Bromalites are the fossilised remains of material sourced from the digestive system of organisms. As such, they can be broadly considered to be trace fossils. The most well-known types of bromalites are fossilised faeces or coprolites. However, other types are recognised, including: regurgitalites (fossilised remains of vomit or other regurgitated objects such as owl pellets); cololites (intestinal contents); and gastrolites (stomach contents). Regurtitalites and coprolites are thus essentially known only after they have left the body of the producing organisms, whereas gastrolites and cololites are only found in situ in their respective organs.
Whilst coprolites and regurgitalites are often difficult to tie to a specific producer, all bromalites potentially provide important and sometimes unique evidence concerning diet and other trophic factors. They are thus useful indicators for reconstructing ancient food webs in palaeoecology.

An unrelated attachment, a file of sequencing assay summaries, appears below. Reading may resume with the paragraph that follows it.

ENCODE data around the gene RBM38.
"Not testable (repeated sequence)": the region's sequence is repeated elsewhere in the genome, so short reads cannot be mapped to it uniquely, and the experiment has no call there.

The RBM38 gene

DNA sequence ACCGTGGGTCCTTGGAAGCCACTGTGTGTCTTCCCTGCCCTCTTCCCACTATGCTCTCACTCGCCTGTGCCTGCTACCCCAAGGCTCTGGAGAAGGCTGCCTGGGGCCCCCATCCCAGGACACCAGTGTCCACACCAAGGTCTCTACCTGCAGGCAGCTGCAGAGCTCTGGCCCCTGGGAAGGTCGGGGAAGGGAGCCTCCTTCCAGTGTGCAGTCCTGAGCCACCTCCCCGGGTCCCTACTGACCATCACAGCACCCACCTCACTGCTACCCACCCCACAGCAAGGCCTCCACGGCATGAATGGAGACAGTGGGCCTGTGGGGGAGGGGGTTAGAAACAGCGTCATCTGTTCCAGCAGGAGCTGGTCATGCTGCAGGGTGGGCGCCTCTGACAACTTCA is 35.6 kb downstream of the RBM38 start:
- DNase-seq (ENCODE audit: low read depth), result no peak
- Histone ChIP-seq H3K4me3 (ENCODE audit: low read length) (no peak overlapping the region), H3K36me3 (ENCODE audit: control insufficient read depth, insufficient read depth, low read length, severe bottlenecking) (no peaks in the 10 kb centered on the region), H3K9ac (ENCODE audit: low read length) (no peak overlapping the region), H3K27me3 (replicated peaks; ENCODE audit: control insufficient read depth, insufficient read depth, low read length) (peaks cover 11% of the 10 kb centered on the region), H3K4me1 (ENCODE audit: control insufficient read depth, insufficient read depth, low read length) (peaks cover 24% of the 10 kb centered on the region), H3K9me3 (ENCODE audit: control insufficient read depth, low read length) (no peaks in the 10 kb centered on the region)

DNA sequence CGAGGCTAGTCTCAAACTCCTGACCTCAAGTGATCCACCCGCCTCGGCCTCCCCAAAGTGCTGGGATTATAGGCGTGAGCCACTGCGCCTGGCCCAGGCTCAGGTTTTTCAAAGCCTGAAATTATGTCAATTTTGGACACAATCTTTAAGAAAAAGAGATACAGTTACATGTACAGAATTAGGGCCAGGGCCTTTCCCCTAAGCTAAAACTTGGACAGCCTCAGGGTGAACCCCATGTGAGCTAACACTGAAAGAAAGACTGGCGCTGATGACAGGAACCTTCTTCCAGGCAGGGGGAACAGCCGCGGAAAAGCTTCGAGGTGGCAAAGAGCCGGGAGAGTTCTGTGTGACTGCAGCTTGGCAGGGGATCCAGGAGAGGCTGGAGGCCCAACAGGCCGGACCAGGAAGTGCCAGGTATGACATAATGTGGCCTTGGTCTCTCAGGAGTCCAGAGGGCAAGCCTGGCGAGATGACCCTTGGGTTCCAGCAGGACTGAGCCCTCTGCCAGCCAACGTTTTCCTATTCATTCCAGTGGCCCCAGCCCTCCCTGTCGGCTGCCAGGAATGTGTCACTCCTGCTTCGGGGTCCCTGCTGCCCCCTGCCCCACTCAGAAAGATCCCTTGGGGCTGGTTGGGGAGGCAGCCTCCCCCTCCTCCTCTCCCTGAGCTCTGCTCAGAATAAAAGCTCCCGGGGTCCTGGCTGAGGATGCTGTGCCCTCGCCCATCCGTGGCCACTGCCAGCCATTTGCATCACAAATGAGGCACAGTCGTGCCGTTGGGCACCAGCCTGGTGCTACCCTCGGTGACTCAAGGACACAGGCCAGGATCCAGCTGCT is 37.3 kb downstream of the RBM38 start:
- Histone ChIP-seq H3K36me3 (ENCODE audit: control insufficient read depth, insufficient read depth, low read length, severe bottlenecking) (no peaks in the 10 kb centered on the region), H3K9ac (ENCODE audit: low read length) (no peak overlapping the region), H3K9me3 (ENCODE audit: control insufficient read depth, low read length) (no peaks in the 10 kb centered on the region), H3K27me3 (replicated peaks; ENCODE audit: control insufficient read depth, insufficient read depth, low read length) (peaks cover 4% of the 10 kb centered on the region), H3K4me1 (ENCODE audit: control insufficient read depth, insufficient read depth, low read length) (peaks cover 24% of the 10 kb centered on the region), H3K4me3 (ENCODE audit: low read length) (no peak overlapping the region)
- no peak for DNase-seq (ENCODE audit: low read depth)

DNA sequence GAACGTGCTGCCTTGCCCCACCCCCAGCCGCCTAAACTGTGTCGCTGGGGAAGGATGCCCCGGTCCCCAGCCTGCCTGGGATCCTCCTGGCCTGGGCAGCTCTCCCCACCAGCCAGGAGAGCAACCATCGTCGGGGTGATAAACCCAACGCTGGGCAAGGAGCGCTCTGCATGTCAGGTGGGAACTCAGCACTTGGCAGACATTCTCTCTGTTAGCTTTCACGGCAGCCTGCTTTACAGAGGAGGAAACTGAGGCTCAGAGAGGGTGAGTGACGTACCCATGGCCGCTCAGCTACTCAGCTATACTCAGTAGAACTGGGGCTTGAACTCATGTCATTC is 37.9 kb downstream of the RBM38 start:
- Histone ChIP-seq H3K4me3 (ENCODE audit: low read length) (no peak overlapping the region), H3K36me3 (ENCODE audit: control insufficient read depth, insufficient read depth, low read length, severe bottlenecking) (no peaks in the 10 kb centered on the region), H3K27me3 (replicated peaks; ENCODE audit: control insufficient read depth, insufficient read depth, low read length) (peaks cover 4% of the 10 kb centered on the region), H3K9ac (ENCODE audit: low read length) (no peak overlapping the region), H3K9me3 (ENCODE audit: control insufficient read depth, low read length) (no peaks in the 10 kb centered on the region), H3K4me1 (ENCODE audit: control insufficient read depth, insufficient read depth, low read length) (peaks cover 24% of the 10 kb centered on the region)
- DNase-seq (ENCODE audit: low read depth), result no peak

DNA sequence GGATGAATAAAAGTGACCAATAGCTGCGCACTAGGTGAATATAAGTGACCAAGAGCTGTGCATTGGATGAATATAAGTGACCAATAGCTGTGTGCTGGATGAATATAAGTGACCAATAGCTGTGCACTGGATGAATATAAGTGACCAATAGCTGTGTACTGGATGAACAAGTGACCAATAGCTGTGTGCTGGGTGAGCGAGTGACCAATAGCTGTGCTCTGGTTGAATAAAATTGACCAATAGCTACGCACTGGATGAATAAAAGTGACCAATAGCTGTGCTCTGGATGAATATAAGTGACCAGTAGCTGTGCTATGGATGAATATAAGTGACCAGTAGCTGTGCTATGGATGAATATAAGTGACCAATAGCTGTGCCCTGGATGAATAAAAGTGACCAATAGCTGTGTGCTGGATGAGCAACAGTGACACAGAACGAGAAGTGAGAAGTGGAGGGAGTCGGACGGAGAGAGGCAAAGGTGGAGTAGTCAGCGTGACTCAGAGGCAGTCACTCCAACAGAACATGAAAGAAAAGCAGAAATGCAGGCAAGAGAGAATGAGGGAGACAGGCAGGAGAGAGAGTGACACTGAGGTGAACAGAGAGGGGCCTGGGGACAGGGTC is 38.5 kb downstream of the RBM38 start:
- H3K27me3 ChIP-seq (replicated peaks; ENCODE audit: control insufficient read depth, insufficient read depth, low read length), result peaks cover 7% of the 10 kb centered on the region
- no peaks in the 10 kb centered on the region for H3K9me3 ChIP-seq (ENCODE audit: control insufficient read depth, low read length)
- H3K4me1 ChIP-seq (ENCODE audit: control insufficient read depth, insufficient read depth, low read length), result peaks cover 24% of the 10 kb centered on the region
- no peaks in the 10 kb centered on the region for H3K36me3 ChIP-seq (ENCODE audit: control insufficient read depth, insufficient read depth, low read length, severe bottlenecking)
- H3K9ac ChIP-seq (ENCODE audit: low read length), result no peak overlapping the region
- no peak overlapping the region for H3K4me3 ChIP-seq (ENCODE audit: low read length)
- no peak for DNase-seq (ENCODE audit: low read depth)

Aldridge, R. J.; Gabbott, S. E.; Siveter, L. J.; Theron, J. N. (2006). "Bromalites from the Soom Shale Lagerstätte (Upper Ordovician) of South Africa: Palaeoecological and palaeobiological implications". Palaeontology 49 (4): 857. doi:10.1111/j.1475-4983.2006.00570.x.